A better title would have been “Five brutally honest but not necessarily nice things that young designers might not be eager to hear” but it would have been too long, and — who’d like to read that?

The inspiration for this post came from Mitch Goldstein — who posted a few days ago a call to designers to share thoughts with soon-to-graduate students (read the thread on Twitter, some of the answers are insightful and smart):

I left the Academy of Arts 25 years ago and I…

I love design, yet I’m filtering it, I’m opting out of it, I’m killing it. I confess: I’m torn.

Here’s my predicament:

On one hand, I do appreciate — after more than 25 years of design practice — a beautiful, well-crafted website. I can get really envious (because my websites are always put together in a hurry) when I see beautiful typography systems, with well-paired typefaces and generous white…

While talking to one of my colleagues, a few days ago, I had an epiphany regarding one of the most important — yet underestimated — designer skills: the ability to create order. Meaningful order.

The power to organize and clean up fuzzy datasets

Everyone has a favorite definition of design — mine is Victor Papanek’s:

Design is the conscious effort to impose a meaningful order.

— Victor Papanek

Meaningful order refers, for me, not only to • expressive order in layers of symbolism, • aesthetically satisfying order in shape and rhythm or •…

Empty gate at Hamad International Airport in Doha at sunrise. © Cristian Kit Paul.

I traveled far and often during the last few years — in 2018 alone I boarded 50 flights and spent more than 200 hours in the air, enough to circle the globe 3.4 times — mostly for business and mostly to Asia. So my friends started asking me — do I have any travel advice? Well, here is what I learned.

First, the important stuff

  1. Important: check that your passport doesn’t expire in the next 6 months. You probably won’t be able to use it if it does;
  2. Important: in order to be able to know at all times where your boarding passes, passport and immigration forms are, keep them in one place that doesn’t…

The Keymaker is an old program and his past is obscure

Keymaker in his shop, Hong Kong. © Cristian Kit Paul.

“The future is already here,” says Mr. Gibson, “it’s just not very evenly distributed.” Pure brilliance, of course, but reverse-engineer it and this holds equally true when observing the past: spotty and unevenly mapped, yet very much still here, solidified into time-glaciers receded into the crevices of Hong Kong like some sort of time-fjords of past one can navigate equipped with only a good pair of sneakers as a powerful time machine.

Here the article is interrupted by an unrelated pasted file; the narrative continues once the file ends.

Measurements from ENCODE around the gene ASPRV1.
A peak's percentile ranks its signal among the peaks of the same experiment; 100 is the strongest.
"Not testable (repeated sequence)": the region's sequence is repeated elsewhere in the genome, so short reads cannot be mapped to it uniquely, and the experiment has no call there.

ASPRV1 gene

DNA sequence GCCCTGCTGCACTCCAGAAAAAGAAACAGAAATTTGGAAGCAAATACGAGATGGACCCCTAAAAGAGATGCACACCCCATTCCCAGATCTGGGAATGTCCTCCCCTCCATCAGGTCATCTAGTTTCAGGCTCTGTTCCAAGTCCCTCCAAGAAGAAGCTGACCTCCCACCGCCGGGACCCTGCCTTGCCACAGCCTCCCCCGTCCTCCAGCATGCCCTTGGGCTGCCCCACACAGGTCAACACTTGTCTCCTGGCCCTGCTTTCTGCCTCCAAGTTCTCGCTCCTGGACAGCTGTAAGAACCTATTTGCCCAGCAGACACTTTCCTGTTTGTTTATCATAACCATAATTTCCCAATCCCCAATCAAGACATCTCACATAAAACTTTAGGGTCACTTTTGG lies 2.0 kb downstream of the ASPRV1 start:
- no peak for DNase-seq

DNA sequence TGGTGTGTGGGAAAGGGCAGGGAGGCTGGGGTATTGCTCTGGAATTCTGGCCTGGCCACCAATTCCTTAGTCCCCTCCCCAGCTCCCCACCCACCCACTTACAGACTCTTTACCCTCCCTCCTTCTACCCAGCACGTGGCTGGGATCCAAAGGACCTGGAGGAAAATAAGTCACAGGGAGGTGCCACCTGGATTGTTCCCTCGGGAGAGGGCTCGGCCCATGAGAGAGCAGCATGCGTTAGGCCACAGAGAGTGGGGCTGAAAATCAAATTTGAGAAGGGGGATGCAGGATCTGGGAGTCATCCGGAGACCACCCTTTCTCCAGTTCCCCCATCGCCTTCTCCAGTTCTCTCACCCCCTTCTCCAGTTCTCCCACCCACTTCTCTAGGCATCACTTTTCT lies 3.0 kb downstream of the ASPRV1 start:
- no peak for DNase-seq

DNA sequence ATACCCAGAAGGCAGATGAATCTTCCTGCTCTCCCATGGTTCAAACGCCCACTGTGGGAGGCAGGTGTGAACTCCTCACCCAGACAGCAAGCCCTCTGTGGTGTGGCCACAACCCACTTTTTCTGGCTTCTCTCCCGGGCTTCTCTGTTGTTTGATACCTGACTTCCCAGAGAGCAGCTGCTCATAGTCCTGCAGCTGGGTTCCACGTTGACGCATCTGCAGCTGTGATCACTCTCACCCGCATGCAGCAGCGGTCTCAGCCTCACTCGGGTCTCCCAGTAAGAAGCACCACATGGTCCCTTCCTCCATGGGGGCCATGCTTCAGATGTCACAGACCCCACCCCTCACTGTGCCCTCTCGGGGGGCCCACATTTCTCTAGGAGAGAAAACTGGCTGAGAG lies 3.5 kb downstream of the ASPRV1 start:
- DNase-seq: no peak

“Only a magic goldfish that grants no wishes,” she thought, “might live forever”

Berlin. © Cristian Kit Paul.

The estrangement, the strong dark shadows and the surreal 23-letter sign — where is De Chirico when you need him? After jumpstarting the “illusionist” surrealism for Dali, Ernst, Tanguy and Magritte with his oneiric pittura metafisica, De Chirico suddenly went batshit crazy at 30, pretending he’s a Titian-league classicist. He was very far from it, but believed he got better as he got older.

Aren’t we all?

Born under the sign of The Dark Side of the Moon

Istanbul. © Cristian ·Kit· Paul.

There are the 12 usual signs of the zodiac, of course — Aries, Taurus, Gemini, Cancer, Leo, Virgo, Libra, Scorpio, Sagittarius, Capricorn, Aquarius and, finally, Pisces — and little did I know about the other, hidden signs. The incomprehensible, mysterious ones, carried by chosen people living eternal lives in the oldest cities of the world.

Then, one day, I met a man born under the sign of The Dark Side of the Moon.

Cristian Kit Paul

Designer, co-founder of Brandient.

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